To ERP or Not To ERP?

John Fisher
John Fisher
May 30, 2021

Worth & Co., a Pennsylvania-based manufacturing company decided to implement an ERP from a well-known software vendor in 2014. First scheduled go-live date was November 2015, which was then pushed back to February 2016. At that point the software giant demanded that Worth & Co. pony up $260,000 for training courses and support contracts. But 2016 came and went and still no rollout. After switching to another IT vendor, Worth & Co. spent another year attempting to implement the system without success.

The relationship ended up in a lawsuit in February 2019. Worth & Co specifically cited the $4.5 million they paid the software giant for licenses, professional services, and training. The lawsuit is still ongoing.

What does this, plus many other, sad ending relationship tell us?

ERP systems are a great invention, but that doesn't mean the systems are great for everyone.  

A brief history of ERPs

Enterprise Resource Planning (ERP) emerged in the early 1990s and were first used by manufacturers to keep all aspects of the manufacturing process in one place.  

Today ERPs are fully integrated systems that connect every department and all aspects of a business in one place. Modern ERPs provide a company with a real-time tool that runs a single, shared database of information, which can be accessed by every department in an organisation.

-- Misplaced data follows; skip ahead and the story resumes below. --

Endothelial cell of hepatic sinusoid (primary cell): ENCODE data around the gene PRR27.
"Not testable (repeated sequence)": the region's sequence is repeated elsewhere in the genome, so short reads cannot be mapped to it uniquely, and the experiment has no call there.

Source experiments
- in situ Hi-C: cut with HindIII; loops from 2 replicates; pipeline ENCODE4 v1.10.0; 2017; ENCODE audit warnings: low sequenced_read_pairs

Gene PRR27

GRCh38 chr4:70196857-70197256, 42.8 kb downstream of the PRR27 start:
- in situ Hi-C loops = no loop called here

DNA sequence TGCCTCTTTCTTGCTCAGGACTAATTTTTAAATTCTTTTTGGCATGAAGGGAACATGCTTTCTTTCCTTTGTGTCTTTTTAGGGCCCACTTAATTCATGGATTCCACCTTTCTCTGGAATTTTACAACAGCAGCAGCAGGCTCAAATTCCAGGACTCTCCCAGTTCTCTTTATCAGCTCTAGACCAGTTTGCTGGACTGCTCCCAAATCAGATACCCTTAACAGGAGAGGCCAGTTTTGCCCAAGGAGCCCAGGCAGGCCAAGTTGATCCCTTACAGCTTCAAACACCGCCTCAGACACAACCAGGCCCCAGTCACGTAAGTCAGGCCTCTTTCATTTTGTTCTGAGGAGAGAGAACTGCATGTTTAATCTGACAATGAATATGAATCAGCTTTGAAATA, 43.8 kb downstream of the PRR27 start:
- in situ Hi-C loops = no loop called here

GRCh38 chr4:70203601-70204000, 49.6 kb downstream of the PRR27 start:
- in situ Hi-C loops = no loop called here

ERPs for the Construction industry

ERP software systems for the construction industry have been used to deliver core capabilities across areas such as finance, accounting and risk management.  

However, construction is a unique multi-faceted business, and has many needs that other industries do not. Aspects of the construction cycle such as cost controls, risk management and overall project health require specialised processes and tools that a standard ERP solution cannot accommodate “out of the box”.  

In fact, many owners and PMs in the upstream space have found their increasing business needs outgrow the technology they chose to manage their system from the start. Most often they find the standard ERP systems are not customisable for some specific needs on higher levels of their capital works. So many owners end up looking for a more cost-effective, easier-to-use solution that will complement the missing gaps in their ERP.  

Here are some other reasons why owners frequently look for built-for-purpose delivery systems such as Mastt.

  1. ERPs are too complex

Owners and PM consultants of large capital works portfolios often shift to ERP when thousands of spreadsheets containing program and portfolio information become too difficult to manage. Fair enough.

But there are many cases where ERPs don’t go exactly as planned. The transfer of old data into the new system is an often-underestimated aspect of a successful ERP implementation. Deploying an ERP requires significant communication between the IT department and users, not just at the requirements stage, but after deployment as well.